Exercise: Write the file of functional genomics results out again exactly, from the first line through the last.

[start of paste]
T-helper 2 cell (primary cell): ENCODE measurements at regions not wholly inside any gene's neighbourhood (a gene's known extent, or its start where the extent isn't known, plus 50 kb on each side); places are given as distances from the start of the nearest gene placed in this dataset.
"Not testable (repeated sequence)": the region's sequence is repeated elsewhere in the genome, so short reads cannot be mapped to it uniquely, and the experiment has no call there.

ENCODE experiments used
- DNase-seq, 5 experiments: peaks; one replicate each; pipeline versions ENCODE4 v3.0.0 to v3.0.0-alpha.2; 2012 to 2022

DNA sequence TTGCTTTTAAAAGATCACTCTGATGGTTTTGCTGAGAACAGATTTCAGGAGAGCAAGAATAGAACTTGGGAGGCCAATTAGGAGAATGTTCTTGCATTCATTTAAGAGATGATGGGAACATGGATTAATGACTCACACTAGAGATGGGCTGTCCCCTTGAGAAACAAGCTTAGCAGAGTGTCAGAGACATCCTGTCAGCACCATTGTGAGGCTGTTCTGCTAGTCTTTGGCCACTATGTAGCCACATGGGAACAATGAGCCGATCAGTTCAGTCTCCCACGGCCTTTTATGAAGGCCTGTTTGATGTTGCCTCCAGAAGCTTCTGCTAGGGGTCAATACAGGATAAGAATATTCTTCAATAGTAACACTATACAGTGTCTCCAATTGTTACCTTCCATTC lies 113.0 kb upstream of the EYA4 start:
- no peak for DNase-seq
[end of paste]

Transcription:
T-helper 2 cell (primary cell): ENCODE measurements at regions not wholly inside any gene's neighbourhood (a gene's known extent, or its start where the extent isn't known, plus 50 kb on each side); places are given as distances from the start of the nearest gene placed in this dataset.
"Not testable (repeated sequence)": the region's sequence is repeated elsewhere in the genome, so short reads cannot be mapped to it uniquely, and the experiment has no call there.

ENCODE experiments used
- DNase-seq, 5 experiments: peaks; one replicate each; pipeline versions ENCODE4 v3.0.0 to v3.0.0-alpha.2; 2012 to 2022

DNA sequence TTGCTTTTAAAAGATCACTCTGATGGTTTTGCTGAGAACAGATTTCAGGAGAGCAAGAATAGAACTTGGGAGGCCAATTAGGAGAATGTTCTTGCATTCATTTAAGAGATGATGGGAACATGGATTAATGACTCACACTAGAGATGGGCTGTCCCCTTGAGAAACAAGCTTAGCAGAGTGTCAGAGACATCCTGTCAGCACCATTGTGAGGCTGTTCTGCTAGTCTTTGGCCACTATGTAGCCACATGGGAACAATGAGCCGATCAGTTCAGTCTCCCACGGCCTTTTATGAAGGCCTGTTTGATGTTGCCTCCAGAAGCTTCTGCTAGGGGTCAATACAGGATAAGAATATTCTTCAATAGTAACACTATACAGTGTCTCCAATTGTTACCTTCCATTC lies 113.0 kb upstream of the EYA4 start:
- no peak for DNase-seq